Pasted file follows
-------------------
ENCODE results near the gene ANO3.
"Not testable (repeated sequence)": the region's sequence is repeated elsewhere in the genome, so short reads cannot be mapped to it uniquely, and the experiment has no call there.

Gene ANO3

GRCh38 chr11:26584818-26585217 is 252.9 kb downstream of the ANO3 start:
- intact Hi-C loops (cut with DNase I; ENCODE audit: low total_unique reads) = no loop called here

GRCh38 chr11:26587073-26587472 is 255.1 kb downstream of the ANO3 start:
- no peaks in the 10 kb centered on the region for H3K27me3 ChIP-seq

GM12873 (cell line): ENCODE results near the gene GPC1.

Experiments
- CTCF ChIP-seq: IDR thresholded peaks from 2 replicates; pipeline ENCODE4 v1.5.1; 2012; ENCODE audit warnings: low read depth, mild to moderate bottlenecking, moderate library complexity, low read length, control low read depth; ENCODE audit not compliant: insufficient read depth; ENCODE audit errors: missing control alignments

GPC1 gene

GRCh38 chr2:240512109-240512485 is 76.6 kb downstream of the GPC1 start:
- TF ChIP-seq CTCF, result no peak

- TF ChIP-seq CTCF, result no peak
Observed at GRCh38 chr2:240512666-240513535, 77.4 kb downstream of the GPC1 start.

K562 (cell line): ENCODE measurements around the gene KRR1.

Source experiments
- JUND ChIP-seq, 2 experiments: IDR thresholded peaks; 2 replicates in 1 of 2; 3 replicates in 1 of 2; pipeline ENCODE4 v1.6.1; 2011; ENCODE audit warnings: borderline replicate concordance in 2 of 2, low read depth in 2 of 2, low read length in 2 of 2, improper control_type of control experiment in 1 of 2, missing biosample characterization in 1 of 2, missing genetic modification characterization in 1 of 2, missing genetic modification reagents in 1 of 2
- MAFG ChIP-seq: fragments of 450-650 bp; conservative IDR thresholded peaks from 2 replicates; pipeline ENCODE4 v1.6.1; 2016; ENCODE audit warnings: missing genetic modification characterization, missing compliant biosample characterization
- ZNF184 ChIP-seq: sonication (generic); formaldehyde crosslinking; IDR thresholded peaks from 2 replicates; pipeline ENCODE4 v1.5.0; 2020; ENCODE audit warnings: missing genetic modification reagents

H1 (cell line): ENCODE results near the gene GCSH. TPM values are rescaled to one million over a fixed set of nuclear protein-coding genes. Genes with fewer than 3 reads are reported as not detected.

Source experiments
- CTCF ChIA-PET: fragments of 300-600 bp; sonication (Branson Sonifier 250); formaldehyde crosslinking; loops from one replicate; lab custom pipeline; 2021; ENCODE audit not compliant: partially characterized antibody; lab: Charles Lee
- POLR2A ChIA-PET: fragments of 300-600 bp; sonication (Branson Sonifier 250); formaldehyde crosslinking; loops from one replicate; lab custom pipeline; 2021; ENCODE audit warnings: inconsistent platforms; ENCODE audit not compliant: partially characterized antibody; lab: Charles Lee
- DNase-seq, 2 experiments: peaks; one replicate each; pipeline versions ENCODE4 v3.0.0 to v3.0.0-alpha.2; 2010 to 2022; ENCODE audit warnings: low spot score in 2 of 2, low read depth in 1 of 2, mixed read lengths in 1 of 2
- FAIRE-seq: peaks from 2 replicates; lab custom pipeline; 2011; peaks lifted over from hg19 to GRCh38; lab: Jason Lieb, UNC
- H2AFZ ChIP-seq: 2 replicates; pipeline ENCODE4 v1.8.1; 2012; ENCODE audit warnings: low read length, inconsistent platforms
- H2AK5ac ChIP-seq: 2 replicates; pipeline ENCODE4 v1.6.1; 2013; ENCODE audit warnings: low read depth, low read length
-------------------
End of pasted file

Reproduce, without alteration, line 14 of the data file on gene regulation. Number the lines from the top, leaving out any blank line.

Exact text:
- TF ChIP-seq CTCF, result no peak